Forgiveness and understanding
April 24th, 2007The massacre that took place this past Monday at Virginia Tech is horrific and tragic. My heart, prayers and sympathy all go out to the family and friends of the 32 people killed by a student who was on a rampage and exhibited such rage that it hurts just to think about it and imagine the terror felt by the professors and students who were targeted.
I could wax on about the media coverage or the many other facets of the tragedy like the outpouring of sympathy throughout the country and the emotions expressed by a shocked nation and global community.
There are two areas that haven't been touched on very much these past few days. One is the difficulty that people have with mental illness and the other is the rawness of feelings and disbelief that the murderer's family must feel. Reports have surfaced that the young man who murdered 32 people, injured many more and then killed himself, had been diagnosed with unidentified, at this point, mental illness. In the April 19th edition of The New York Times, an article written by Shaila Dewan and Marc Santora noted the history that Seung-Hui Cho had with the mental health system and the attempts made to help him.
Mental illness is grossly misunderstood and often ostracized in our society. If a child or adult has a physical ailment or diagnosed with cancer or other disease, it is accepted and support can be found more readily. However, mental illness in all its various forms still is misunderstood by some and feared by many. Our community's mental health authority, network 180, has been trying to change the perception for many years. There are many agencies that address mental illness and organizations that try to inform the public to take the "mystery" out of it and provide information on how this affects children, adults, families and the entire community.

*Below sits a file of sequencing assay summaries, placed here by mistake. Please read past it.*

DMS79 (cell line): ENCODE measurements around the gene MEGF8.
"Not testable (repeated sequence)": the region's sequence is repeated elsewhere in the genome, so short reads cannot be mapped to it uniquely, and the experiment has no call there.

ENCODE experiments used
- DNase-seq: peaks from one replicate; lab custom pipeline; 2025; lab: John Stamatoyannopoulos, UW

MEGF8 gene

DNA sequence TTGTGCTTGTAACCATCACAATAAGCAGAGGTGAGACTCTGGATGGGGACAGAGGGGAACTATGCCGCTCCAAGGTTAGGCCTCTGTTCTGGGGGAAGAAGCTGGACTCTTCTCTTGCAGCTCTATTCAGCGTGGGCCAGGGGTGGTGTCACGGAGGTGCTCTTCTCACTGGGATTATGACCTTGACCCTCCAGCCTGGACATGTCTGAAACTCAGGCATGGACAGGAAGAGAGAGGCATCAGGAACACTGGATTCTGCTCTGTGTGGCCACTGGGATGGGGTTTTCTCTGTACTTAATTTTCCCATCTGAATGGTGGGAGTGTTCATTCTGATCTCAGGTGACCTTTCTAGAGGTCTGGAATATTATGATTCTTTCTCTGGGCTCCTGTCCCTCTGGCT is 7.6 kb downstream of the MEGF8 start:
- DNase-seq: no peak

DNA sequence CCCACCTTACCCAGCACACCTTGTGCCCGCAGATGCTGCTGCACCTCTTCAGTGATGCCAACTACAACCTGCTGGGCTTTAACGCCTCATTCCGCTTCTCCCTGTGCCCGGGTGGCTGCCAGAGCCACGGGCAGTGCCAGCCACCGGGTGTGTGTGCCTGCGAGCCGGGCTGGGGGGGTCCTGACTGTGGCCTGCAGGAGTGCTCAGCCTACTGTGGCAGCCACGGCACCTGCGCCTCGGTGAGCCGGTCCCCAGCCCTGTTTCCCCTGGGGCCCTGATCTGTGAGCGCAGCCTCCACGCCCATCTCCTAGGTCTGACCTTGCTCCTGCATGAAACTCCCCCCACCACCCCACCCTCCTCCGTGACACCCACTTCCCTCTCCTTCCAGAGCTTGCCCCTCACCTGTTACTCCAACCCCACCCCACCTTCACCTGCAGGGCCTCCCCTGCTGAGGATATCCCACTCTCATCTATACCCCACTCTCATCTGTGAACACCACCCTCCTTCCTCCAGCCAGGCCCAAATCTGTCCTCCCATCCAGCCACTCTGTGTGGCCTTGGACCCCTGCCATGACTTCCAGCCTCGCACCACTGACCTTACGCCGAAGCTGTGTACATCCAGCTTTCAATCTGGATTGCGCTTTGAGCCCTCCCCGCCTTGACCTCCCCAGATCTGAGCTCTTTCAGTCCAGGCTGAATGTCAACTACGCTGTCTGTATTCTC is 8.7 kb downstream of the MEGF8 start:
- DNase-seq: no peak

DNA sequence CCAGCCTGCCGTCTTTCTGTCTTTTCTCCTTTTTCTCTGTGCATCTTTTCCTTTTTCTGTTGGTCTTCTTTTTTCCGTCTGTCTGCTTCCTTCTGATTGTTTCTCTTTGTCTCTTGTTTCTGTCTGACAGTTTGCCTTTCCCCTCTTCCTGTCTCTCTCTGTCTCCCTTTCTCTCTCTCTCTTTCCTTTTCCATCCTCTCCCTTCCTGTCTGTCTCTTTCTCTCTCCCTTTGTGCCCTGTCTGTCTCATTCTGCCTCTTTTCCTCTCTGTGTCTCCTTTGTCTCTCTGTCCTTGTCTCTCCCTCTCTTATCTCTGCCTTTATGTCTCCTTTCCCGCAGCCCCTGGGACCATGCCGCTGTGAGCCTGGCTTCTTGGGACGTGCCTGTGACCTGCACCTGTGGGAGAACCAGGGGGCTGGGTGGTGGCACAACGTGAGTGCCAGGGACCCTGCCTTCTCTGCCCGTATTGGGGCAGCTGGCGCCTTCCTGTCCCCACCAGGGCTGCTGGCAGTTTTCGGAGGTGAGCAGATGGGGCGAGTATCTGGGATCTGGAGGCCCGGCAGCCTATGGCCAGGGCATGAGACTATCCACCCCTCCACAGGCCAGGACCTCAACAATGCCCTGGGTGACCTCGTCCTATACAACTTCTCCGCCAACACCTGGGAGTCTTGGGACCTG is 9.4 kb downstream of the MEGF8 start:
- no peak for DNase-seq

Why do I write this? Many people know that I was attacked back in 1973 when I first moved to Grand Rapids from Detroit marrying a young man from this area. (I do not write this for sympathy but to help understand my personal framework for writing these comments.) Living in an apartment complex at the time, I was attacked by a man as I was climbing the stairs up to my apartment loaded down by bags of groceries. Without any warning, the man stabbed me in the back and we tumbled down a flight of concrete stairs landing on the next level where he stabbed me several more times. To say he was out of control would be an understatement. I heard later on that he was diagnosed as suffering from schizophrenia. Back 34 years ago, treatment for mental illness was truly not as readily available as it is today. However, today the health insurance providers do have a long way to go regarding payment for treatment - woefully insufficient for many individuals and families.
I recovered and regained my strength and vigor for living. However, it has taken me years to recover emotionally yet I have greater optimism and love for life than many people I know. That is truly a gift out of an individual tragedy. My mom has told me countless times how horrible the journey was the night that she and my dad received the phone call at their home in the Detroit area. The feelings she had resurfaced as she watched the images this past week and her heart definitely goes out as does mine to the families who are now suffering from inexplicable loss and pain.
My one regret in my personal struggle was the fact that I never had the emotional capacity to reach out to the family of the young man who hurt me. I received a phone call many months later from the father who was begging us to please accept some kind of remuneration for our many medical expenses that were not covered by insurance. How I wish I could play back that life tape and have the family receive some relief from their suffering.
So as the next few weeks unfold with the blame game going full tilt, the tragic loss for all the friends and families of the victims, please remember that the family of Seung-Hui Cho needs support as well. The family did release a heartfelt apology and emotion filled statement as of this writing. Healing will take time - and frankly not all the emotional wounds will heal. My heart and soul goes out to everyone affected.